Hot in Here; Nelly Detained After Allegations of Rape, Released With No Charges

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Nelly - Image via People

Cornell Haynes Jr., better known as the “Hot In Here” rapper Nelly, was questioned by police in Washington state after a woman told police he raped her.

According to the police report, Nelly was taken to a jail in Des Moines, Washington where he was booked for investigation of rape in the second-degree.  Officers released the artist a few hours later without charges being filed.

The unidentified woman called police around at 3:48 a.m. Saturday to report the alleged assault, which she said occurred on Nelly’s tour bus. Nelly had a performance at the White River Amphitheater in King County just hours before the phone call was made.

On Saturday afternoon the rapper sent a tweet proclaiming his innocence.

“I am beyond shocked that I have been targeted with this false allegation,” he wrote. “I am confident that once the facts are looked at, it will be very clear that I am the victim of a false allegation.”

Nelly’s attorney Scott Rosenblum said the “allegation is devoid of credibility and is motivated by greed and vindictiveness.”

“I am confident, once this scurrilous accusation is thoroughly investigated, there will be no charges,” Rosenblum said in a statement. “Nelly is prepared to address and pursue all legal avenues to redress any damage caused by this clearly false allegation.”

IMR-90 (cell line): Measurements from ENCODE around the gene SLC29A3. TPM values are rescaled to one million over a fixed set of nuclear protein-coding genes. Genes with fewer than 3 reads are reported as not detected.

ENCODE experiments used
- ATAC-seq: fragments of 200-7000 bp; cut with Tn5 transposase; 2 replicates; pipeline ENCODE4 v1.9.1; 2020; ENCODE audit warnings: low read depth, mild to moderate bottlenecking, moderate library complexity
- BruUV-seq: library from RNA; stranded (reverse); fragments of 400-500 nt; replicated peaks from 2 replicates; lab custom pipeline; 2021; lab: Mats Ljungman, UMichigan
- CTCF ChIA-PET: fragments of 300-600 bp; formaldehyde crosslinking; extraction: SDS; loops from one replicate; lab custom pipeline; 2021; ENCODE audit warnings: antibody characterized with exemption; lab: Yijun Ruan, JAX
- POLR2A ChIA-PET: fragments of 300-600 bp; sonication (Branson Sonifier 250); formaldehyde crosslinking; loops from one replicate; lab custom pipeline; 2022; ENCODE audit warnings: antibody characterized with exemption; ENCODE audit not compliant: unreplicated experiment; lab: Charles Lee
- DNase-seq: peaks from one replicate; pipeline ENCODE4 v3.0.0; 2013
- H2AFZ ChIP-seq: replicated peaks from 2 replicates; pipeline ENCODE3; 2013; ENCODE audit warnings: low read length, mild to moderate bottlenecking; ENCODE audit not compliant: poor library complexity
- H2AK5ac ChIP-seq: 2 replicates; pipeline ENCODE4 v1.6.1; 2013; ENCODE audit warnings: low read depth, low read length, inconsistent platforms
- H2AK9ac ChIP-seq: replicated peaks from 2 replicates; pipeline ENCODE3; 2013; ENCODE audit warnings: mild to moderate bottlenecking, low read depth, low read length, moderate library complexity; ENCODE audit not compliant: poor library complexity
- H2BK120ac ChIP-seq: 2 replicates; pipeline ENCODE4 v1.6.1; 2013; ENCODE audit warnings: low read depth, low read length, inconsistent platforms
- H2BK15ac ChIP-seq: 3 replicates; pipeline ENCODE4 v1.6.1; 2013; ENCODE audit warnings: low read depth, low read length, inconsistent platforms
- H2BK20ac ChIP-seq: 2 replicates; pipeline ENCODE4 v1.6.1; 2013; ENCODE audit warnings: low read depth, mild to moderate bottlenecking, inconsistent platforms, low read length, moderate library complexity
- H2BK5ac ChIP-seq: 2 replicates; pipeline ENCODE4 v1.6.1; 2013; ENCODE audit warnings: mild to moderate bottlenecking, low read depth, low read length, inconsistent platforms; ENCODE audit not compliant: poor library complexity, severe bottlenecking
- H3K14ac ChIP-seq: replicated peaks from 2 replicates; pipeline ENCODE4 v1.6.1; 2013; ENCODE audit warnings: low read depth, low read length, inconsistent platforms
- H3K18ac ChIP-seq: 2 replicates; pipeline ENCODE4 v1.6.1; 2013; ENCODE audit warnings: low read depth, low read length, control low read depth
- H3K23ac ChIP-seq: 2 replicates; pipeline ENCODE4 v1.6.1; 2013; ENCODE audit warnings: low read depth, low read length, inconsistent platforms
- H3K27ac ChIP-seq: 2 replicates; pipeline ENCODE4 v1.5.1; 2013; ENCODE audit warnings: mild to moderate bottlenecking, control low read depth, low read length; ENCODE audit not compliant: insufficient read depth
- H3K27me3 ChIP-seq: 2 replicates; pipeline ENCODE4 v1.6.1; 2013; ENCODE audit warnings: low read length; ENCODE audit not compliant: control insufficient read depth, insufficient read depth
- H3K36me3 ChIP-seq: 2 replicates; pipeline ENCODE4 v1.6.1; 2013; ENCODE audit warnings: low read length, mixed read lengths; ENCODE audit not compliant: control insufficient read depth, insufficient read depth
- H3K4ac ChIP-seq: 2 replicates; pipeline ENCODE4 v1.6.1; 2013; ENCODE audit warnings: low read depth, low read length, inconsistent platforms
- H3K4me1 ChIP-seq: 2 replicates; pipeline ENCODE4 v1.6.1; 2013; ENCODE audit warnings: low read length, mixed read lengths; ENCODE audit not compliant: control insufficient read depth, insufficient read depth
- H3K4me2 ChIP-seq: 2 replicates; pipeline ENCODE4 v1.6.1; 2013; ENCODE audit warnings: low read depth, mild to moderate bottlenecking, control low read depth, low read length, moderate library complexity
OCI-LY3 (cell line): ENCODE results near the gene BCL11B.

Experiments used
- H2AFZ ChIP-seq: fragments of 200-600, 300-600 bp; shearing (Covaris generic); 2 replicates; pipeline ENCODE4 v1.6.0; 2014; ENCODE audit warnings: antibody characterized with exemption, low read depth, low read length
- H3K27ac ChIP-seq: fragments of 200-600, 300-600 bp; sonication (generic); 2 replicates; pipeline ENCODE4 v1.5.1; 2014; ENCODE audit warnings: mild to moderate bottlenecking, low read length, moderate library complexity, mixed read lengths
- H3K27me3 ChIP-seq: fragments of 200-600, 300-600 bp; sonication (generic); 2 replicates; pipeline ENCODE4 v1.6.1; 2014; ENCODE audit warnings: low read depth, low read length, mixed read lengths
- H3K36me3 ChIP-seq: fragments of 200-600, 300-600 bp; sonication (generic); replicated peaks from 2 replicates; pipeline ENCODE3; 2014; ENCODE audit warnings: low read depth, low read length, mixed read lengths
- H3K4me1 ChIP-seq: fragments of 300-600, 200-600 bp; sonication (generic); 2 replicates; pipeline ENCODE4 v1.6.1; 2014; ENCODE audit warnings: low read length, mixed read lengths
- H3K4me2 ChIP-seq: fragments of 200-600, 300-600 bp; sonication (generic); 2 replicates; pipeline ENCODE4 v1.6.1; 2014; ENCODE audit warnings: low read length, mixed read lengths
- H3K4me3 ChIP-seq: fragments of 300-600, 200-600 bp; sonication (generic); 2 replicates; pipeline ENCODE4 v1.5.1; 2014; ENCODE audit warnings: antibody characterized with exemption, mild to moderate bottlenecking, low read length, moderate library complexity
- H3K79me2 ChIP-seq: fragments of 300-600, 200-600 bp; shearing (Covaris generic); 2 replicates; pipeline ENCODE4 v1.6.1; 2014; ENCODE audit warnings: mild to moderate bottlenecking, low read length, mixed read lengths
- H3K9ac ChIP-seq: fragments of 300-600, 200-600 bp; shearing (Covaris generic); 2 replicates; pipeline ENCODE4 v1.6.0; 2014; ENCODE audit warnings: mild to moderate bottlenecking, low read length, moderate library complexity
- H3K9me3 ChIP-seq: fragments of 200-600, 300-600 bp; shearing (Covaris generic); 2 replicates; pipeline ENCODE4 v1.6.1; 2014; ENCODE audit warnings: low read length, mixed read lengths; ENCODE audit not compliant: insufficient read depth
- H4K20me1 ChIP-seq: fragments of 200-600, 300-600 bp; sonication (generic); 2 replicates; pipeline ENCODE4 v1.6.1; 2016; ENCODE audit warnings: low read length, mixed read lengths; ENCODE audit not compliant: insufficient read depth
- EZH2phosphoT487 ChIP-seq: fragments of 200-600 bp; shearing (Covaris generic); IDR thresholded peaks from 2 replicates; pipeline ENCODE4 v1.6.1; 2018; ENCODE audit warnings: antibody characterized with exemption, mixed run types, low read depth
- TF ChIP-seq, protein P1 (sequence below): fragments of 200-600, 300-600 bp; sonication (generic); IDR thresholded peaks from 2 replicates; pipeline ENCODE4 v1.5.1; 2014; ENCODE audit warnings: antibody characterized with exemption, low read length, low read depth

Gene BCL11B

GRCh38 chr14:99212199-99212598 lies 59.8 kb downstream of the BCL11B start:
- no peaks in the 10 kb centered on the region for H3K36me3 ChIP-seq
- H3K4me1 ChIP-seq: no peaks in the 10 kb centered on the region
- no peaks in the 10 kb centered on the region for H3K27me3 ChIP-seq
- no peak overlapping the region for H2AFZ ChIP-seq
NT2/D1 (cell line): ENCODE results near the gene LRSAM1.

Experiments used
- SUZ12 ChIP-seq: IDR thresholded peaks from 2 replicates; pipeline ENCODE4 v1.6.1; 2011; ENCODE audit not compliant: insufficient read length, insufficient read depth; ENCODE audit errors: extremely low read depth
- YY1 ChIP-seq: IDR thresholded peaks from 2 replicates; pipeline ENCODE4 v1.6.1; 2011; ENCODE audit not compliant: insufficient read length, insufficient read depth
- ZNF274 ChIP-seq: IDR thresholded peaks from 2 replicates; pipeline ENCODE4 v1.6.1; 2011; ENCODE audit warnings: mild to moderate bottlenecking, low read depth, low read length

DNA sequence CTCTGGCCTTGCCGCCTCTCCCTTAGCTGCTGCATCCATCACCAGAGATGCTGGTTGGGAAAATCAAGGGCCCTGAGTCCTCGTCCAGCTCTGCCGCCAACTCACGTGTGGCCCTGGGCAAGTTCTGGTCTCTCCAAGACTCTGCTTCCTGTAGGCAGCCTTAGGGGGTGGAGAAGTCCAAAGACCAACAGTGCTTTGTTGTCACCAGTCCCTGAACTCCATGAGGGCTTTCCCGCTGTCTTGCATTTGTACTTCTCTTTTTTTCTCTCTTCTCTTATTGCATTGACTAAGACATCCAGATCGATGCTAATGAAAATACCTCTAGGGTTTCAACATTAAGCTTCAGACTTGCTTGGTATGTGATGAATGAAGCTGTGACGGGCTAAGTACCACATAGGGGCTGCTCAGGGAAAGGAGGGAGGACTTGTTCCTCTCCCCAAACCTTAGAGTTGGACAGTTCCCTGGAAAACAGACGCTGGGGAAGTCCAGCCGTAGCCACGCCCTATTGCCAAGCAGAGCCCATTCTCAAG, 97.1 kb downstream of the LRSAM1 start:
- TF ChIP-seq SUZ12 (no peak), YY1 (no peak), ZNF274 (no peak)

The rapper was scheduled to perform a concert in Ridgefield, Washington on Saturday, but he did not attend the show. However, he is expected to perform on October 12 in Jacksonville, Florida.

Although, what happens if Nelly is charged?

Well…In the state of Washington rape in the second degree is a class A felony. The state defines second-degree rape as:

Engaging in forcible sexual intercourse without the victim’s consent, where:

1. Perpetrator uses forcible compulsion
2. The victim is incapable of consent because he or she is physically helpless, mentally incapacitated or developmentally disabled.

If convicted Nelly could face the rest of his life behind bars. Class A felonies are punishable by up to life in prison and or a $50,000 fine.

Gotham City Esq will update this story when more facts emerge.

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